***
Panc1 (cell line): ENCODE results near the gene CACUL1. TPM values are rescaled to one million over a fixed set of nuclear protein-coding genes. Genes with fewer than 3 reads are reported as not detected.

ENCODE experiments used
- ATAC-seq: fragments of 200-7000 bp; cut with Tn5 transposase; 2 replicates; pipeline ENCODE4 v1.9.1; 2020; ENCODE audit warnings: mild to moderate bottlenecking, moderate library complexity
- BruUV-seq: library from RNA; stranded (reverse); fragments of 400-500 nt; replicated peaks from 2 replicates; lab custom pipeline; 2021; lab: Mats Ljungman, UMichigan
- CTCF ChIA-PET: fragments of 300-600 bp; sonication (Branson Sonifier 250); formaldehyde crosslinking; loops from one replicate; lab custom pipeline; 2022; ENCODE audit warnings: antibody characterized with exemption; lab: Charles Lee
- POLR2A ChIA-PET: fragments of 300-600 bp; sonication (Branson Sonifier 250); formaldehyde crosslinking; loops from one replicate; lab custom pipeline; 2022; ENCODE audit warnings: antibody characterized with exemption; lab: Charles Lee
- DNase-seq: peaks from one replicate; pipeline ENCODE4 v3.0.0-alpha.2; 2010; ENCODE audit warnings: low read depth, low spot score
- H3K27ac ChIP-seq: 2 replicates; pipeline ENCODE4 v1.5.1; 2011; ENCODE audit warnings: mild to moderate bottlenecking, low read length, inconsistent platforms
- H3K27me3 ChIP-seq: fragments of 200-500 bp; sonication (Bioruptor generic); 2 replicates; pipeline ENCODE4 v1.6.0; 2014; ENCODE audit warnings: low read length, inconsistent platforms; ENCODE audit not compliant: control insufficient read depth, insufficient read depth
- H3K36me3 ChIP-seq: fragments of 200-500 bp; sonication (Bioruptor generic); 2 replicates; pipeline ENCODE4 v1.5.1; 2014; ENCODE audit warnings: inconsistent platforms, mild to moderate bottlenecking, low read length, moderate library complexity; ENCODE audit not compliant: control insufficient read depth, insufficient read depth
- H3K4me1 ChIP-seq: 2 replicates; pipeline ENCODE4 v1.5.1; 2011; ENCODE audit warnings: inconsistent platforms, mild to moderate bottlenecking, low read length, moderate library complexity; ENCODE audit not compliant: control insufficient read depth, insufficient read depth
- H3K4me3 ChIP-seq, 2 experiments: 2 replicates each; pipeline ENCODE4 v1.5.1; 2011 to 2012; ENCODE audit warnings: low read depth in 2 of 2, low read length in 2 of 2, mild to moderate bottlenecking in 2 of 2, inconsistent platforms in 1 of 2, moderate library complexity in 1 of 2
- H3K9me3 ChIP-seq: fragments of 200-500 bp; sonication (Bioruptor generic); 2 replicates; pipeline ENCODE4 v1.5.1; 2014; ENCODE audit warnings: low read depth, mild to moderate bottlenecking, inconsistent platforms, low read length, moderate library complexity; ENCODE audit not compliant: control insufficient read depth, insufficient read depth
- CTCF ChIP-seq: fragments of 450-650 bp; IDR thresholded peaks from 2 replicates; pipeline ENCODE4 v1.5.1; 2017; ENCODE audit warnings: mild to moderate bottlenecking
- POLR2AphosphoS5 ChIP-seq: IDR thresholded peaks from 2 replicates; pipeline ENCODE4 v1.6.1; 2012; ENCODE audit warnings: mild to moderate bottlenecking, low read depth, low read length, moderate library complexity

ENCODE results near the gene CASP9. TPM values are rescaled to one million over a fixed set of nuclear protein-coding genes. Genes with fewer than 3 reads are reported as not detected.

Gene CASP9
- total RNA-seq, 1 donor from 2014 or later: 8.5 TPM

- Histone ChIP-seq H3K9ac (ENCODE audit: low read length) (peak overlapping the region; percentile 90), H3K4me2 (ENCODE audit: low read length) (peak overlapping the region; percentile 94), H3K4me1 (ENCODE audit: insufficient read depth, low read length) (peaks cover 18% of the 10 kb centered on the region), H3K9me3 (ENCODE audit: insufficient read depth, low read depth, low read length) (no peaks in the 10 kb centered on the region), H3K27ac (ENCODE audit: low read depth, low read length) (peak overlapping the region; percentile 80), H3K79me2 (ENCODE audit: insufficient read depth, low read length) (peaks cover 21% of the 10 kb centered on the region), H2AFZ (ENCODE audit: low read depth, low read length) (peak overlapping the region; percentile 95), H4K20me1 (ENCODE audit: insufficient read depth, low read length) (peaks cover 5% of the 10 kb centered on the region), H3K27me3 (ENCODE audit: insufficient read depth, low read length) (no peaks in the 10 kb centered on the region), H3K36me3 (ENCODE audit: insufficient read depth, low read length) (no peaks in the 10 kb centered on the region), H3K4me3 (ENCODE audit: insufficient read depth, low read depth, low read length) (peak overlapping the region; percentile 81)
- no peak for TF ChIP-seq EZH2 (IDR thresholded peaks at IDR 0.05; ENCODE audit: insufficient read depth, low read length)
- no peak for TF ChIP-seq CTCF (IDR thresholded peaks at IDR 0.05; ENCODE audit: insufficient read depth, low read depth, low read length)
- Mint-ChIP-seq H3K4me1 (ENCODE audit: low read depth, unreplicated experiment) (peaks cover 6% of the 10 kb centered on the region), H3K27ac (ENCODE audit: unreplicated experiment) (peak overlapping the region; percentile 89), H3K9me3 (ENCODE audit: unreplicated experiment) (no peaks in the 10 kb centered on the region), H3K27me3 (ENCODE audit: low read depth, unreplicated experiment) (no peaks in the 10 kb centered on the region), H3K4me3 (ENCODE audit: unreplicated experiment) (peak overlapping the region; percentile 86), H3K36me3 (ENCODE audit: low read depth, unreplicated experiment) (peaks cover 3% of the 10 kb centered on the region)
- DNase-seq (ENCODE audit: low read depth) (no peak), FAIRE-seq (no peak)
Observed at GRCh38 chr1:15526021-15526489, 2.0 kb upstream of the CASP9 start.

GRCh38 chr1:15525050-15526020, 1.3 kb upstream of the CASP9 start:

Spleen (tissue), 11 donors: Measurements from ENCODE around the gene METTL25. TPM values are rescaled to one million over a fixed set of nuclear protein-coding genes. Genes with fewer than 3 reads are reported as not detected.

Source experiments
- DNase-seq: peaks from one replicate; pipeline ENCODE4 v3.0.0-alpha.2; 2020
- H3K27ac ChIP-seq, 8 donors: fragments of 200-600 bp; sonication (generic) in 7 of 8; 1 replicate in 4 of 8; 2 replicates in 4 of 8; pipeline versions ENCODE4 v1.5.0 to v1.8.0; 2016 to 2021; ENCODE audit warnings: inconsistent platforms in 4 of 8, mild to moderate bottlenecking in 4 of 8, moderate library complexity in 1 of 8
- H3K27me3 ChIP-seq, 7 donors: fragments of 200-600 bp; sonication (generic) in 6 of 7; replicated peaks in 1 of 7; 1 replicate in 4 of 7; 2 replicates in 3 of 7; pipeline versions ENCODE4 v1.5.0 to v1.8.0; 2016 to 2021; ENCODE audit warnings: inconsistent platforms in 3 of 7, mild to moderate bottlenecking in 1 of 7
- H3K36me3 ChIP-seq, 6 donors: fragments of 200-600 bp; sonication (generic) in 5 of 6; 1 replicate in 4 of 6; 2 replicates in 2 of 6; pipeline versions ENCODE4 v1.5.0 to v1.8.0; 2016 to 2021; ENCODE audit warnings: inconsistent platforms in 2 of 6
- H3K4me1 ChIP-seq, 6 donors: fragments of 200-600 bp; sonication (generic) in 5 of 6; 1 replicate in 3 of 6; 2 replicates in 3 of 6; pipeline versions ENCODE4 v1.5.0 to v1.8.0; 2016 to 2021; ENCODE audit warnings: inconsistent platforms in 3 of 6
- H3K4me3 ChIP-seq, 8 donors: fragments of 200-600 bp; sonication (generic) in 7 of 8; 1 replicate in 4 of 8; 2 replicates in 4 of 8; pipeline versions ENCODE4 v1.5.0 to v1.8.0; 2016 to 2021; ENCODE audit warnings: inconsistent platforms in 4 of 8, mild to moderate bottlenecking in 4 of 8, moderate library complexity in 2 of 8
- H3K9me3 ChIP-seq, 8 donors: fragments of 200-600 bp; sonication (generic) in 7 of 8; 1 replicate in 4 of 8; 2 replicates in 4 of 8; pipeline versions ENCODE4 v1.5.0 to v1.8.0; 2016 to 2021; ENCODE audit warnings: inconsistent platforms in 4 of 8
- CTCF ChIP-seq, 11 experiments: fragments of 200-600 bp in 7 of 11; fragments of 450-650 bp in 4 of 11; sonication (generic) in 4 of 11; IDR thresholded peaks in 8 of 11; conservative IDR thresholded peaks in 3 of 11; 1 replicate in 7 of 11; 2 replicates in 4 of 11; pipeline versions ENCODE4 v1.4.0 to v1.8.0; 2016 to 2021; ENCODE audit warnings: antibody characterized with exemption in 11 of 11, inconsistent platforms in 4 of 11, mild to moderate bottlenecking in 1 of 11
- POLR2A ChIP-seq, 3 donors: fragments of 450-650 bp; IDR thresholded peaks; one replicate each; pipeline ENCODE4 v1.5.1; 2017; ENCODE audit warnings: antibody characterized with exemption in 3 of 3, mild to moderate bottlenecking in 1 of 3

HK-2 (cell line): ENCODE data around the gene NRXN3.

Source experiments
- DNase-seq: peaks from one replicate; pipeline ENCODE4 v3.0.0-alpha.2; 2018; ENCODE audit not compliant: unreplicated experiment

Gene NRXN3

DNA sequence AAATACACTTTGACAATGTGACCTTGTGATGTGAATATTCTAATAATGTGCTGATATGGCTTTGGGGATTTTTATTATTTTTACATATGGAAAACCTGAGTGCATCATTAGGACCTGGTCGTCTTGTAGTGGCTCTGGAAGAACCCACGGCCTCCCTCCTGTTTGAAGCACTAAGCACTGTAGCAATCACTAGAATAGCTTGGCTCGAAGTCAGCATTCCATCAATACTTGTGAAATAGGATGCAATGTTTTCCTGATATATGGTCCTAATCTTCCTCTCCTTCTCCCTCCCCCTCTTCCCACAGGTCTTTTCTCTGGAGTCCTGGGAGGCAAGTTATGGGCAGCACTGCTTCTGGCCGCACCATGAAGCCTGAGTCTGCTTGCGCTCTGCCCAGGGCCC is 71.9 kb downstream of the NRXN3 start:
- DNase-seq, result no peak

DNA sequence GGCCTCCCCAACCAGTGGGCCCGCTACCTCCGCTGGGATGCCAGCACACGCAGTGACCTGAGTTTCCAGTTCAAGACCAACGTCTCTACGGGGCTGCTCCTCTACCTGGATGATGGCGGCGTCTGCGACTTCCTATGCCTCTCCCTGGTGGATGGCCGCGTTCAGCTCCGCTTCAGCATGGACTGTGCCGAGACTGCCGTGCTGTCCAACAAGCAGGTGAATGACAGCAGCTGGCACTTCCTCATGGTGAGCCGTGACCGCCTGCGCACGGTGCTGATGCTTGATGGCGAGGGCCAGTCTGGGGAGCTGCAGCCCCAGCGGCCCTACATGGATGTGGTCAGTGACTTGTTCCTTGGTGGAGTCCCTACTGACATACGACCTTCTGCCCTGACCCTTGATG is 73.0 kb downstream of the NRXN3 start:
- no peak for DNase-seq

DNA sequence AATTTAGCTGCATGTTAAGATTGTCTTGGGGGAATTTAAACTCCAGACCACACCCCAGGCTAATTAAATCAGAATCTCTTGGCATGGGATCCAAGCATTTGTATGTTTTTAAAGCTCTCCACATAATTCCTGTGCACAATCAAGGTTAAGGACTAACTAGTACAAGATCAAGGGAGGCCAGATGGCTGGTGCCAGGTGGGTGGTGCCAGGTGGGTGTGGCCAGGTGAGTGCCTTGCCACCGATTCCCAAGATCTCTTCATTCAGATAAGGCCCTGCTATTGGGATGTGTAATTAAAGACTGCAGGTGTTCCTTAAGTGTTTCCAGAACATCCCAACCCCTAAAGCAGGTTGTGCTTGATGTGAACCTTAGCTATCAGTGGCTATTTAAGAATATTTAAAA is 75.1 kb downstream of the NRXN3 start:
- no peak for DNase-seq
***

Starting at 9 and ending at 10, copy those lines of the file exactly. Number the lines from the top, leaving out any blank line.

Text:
- H3K27me3 ChIP-seq: fragments of 200-500 bp; sonication (Bioruptor generic); 2 replicates; pipeline ENCODE4 v1.6.0; 2014; ENCODE audit warnings: low read length, inconsistent platforms; ENCODE audit not compliant: control insufficient read depth, insufficient read depth
- H3K36me3 ChIP-seq: fragments of 200-500 bp; sonication (Bioruptor generic); 2 replicates; pipeline ENCODE4 v1.5.1; 2014; ENCODE audit warnings: inconsistent platforms, mild to moderate bottlenecking, low read length, moderate library complexity; ENCODE audit not compliant: control insufficient read depth, insufficient read depth